Extreme documentation is an agile methodology for developing documentation in small to medium-sized teams in the face of vague or rapidly changing requirements.
Writing, compiling, and maintaining documentation is a necessary evil. While moving to DITA might not improve the quality of your documentation, it can streamline the process of creating and managing those documents.
Creating an XML-based Content Management System to single-source technical publications is as simple as 1 - 2 - 3. OK, maybe it isn't quite that easy, but this article discusses how it can be done.
This paper describes how user assistance can streamline deliverables and improve product design by analyzing usage patterns from server-based content. We can then base decisions about how to improve deliverables on a thorough understanding of how customers use help content to find information and solve problems. This approach enables user assistance to add more value to both our companies and our customers by creating a three-way dialog between user assistance, the customer, and the product team. It also broadens the definition of assistance to include helping to design products that people can use without the need for instructions.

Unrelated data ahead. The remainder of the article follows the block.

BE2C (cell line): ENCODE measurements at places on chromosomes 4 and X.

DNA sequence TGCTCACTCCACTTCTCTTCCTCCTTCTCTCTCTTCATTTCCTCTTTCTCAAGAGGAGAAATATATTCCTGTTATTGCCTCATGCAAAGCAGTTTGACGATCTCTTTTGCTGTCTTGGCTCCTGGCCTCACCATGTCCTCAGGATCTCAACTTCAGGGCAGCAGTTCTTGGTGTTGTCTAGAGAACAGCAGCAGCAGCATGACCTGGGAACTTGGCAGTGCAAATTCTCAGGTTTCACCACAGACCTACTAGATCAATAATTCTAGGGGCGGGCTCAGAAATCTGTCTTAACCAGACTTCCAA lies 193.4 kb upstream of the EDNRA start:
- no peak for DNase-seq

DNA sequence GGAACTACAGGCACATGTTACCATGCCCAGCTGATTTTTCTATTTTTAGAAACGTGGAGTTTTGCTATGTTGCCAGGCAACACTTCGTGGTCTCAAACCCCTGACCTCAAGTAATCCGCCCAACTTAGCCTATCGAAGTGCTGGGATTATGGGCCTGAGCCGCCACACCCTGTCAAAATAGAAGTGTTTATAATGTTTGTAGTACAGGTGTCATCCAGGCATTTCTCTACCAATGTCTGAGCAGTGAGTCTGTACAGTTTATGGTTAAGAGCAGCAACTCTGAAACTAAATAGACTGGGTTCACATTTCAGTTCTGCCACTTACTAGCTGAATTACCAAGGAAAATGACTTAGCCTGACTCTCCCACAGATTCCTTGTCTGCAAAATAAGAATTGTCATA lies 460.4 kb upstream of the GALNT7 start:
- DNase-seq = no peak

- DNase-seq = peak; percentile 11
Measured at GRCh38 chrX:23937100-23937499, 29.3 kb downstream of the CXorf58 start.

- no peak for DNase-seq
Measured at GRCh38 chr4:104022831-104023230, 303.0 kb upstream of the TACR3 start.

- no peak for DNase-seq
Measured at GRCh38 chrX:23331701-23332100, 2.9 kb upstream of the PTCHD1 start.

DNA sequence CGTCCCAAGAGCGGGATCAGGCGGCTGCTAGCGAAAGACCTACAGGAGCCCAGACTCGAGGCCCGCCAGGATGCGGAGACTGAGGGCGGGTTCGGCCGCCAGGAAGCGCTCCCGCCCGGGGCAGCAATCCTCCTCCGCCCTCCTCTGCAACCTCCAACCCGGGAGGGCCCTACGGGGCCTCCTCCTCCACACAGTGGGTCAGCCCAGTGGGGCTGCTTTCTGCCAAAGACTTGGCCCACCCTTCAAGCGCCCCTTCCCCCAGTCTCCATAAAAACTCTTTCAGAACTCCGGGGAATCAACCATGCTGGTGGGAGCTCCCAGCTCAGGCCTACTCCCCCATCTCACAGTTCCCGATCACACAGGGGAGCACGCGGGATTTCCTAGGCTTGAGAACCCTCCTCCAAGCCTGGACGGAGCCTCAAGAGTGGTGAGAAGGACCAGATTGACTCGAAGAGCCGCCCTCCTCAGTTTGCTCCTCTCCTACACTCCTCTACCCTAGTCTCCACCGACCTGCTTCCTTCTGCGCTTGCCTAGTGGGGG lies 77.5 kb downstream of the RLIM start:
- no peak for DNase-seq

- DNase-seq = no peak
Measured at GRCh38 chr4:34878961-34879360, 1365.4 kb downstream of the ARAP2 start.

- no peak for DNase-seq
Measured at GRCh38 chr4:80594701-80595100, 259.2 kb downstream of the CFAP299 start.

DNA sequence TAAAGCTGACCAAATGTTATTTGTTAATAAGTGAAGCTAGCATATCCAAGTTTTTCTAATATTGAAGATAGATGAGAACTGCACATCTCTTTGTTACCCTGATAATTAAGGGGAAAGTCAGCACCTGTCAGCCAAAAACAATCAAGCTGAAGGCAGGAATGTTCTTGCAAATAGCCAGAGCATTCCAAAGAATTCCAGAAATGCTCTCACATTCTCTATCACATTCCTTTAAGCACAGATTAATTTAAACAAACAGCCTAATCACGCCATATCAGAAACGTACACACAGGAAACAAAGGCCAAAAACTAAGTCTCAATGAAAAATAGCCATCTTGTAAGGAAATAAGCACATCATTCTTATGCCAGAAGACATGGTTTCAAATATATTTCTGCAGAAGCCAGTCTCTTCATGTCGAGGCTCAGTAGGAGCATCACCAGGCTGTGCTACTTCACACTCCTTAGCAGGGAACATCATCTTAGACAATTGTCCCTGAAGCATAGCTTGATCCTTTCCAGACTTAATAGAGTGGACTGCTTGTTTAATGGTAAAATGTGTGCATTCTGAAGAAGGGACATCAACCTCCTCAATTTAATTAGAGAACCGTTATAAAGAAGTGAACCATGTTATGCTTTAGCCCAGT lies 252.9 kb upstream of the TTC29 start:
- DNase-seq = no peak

Web 2.0 includes: wikis, podcasts, blogs, widgets/gadgets, social networks … and combinations of all the above. Not everyone contributes equally – Creators (18%), Critics (25%), Spectators (48%). But all are important.
In this podcast, Nicky Bleiel says we should talk to as many users as we can — conducting on-site visits, sending surveys, gathering information from Marketing, Support, and other departments — so we can have a better understanding of our users’ needs and the formats and mediums that will work best for them. After completing this audience and needs analysis, we can then go out and create the deliverables that will best serve our users.
This article presents an approach to Help file design that focuses on creating a task-centered user experience and accommodates an iterative development strategy. This methodology allows the introduction of user assistance into early test phases--not only getting earlier validation for its accuracy, but also supporting quality assurance testing by serving as the test scripts for interactions with the user interface. This approach can also be a self-contained strategy--that is, one that allows an iterative approach to user assistance development even if the rest of product development operates on a waterfall model.